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Free school meals (FSM) and teacher turnover

The recent publication of the new data dashboard from the National Foundation for Educational Research (NFER) sheds further light on teacher retention and attrition issues; an issue which, as the sector is painfully aware, continues to move in an unfavourable direction.

The data has been organised by geography (including by local authority), main teaching subject, and free school meal eligibility; the last of which has demonstrated some striking correlations.

The data has been organised into quintiles (fifths) by the proportion of pupils in each school who are eligible for free school meals (FSM). The following findings in particular display the challenging context that some school leaders and MATs are facing:

1. Higher levels of staff turnover

Not only does higher turnover have the potential to negatively impact the learning experience of students (see Second Time's the Charm? How Sustained Relationships from Repeat Student-Teacher Matches Build Academic and Behavioral Skills ( for an interesting paper on “looping”, i.e. having the same teacher for more than one year), but there are associated costs, such as advertising and recruitment. There are also broader pastoral issues to consider, such as relationships with students, parents and carers, and the local community.

2. Greater difficulty filling vacancies

A high turnover of staff is exacerbated when recruitment is harder and schools may have to rely on temporary contracts. This is a problem typically associated with smaller, rural settings, particularly the most isolated. However, it also appears to be affected by the amount of deprivation within the cohort; and all of this leads to a hidden cost which is very pronounced…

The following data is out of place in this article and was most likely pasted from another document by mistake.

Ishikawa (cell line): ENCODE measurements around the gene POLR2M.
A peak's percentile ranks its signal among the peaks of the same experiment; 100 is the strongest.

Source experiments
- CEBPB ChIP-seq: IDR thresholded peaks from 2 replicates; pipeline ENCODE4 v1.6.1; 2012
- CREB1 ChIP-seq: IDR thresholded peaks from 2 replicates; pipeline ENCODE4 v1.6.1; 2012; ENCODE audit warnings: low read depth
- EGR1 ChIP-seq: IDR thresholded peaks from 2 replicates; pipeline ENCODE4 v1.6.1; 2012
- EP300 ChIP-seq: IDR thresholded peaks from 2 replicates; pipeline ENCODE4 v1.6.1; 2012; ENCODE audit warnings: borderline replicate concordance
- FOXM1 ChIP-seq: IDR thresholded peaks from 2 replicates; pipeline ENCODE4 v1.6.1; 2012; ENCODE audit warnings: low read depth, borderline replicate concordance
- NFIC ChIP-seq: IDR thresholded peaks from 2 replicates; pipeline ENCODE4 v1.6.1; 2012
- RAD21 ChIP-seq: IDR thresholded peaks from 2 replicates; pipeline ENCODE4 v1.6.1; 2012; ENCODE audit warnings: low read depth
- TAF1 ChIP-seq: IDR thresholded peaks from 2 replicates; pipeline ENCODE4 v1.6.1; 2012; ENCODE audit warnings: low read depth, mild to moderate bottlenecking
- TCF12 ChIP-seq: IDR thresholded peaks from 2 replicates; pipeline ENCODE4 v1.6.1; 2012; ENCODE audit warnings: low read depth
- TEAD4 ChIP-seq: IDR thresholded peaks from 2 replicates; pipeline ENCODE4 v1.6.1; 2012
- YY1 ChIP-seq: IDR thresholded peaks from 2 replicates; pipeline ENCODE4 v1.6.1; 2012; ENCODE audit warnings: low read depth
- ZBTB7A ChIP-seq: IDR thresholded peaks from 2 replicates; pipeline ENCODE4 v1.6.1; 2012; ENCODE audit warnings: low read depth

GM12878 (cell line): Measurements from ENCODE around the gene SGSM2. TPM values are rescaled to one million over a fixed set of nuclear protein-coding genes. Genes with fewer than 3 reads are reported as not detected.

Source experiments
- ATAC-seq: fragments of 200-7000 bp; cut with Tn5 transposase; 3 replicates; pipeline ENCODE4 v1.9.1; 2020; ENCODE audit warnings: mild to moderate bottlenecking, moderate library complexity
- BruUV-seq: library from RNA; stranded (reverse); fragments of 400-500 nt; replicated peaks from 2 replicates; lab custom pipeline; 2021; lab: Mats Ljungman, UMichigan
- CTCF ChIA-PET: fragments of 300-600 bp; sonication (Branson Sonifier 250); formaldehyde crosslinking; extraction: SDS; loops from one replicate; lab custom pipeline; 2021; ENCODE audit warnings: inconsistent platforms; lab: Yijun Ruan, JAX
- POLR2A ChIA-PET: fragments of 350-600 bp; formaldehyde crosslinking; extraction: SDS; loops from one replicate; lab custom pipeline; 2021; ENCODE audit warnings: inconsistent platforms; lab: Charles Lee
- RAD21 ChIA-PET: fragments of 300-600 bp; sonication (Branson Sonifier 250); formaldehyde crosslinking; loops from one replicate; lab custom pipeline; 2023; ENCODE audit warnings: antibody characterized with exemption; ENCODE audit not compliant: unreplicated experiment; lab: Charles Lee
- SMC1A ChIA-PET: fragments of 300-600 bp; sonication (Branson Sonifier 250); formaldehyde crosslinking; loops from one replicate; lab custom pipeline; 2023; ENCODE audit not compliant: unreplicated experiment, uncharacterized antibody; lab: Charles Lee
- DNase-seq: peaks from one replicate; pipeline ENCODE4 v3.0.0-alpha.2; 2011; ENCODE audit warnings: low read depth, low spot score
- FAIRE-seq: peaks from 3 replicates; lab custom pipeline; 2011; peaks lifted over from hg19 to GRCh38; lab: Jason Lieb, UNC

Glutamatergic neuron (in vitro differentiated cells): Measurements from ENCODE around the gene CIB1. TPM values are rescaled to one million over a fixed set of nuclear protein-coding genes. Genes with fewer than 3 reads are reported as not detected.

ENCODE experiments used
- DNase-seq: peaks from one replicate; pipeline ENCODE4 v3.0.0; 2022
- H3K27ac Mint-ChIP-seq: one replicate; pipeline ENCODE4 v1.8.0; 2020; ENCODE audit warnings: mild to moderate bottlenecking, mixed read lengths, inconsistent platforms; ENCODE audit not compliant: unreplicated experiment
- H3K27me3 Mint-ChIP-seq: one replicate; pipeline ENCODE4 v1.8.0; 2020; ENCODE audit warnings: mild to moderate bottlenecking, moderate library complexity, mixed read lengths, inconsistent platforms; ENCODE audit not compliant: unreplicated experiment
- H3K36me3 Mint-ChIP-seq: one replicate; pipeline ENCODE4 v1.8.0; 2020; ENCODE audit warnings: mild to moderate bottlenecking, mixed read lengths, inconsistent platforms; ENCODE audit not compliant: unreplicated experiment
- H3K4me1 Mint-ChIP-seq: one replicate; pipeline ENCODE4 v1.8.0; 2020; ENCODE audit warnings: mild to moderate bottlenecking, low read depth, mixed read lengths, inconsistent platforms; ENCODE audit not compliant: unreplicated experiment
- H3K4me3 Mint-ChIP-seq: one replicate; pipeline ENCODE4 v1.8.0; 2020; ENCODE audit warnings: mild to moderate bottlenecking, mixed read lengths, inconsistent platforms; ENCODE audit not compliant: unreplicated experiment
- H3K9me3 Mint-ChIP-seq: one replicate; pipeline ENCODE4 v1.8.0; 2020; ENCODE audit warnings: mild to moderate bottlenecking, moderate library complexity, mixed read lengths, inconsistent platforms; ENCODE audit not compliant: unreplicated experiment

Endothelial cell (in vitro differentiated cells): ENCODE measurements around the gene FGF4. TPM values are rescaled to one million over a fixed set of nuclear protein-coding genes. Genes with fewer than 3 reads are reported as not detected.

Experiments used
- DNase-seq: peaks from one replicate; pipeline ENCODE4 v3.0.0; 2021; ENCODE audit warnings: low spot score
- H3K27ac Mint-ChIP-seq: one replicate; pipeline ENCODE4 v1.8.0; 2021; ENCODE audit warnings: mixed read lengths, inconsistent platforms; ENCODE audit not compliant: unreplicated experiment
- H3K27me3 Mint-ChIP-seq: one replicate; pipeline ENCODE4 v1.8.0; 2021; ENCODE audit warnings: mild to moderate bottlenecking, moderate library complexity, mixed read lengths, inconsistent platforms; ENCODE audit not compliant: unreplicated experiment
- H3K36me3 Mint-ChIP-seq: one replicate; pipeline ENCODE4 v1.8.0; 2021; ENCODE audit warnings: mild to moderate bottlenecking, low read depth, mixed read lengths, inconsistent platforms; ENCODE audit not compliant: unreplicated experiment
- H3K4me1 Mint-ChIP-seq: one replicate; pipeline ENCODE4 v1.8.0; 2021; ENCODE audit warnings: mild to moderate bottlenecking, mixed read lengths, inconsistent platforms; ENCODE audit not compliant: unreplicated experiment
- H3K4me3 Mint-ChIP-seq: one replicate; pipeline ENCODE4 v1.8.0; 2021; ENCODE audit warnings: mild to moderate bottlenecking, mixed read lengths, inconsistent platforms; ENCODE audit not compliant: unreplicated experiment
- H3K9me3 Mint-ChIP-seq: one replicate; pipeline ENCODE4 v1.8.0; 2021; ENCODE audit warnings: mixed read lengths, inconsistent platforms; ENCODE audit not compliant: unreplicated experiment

3. Much higher expenditure on supply teachers

The costings for the year shown above (2020) are as follows: from left to right £58, £74, £88, £99 and £127 per pupil.

That is a difference of £69 per pupil between the lowest and highest quintiles; a gap which is larger than the entire cost per head of the lowest quintile. Many leaders and trustees may be aware of the high costs that schools are spending on supply teaching; perhaps not as many are aware of the link to the deprivation level of their cohort.


This blog started with a simple set of data which shows that teacher turnover rates are not evenly distributed across schools. As a sector, we need to recognise this fact, and consider the motivations that may underpin the patterns. It should also be considered at a national level, particularly in terms of funding.

In terms of motivation, my initial response would be that higher levels of deprivation result in more challenging behaviour, as measured by suspensions and exclusions across our system. Such behaviours increase workload and stress for staff working in such settings, making supportive leadership, policies and processes even more vital for staff retention.

Additionally, my own teaching experience tells me that the most vulnerable students need the most stable and caring relationships; something which may be harder to foster with temporary teachers and higher turnover. Unfortunately, it feels like a situation in which ground can be lost. School leaders and managers may want to continue their focus on staff support by prioritising wellbeing and focusing on the creation and implementation of systems that enable them and their learners to thrive. Where staff feel valued and able to manage a healthy work-life balance, they are more likely to work positively and collaboratively over a longer period toward the vision of the school leadership - and to stay long term in the profession.

Kat Stern

Link to the dashboard: Explore by school type - NFER

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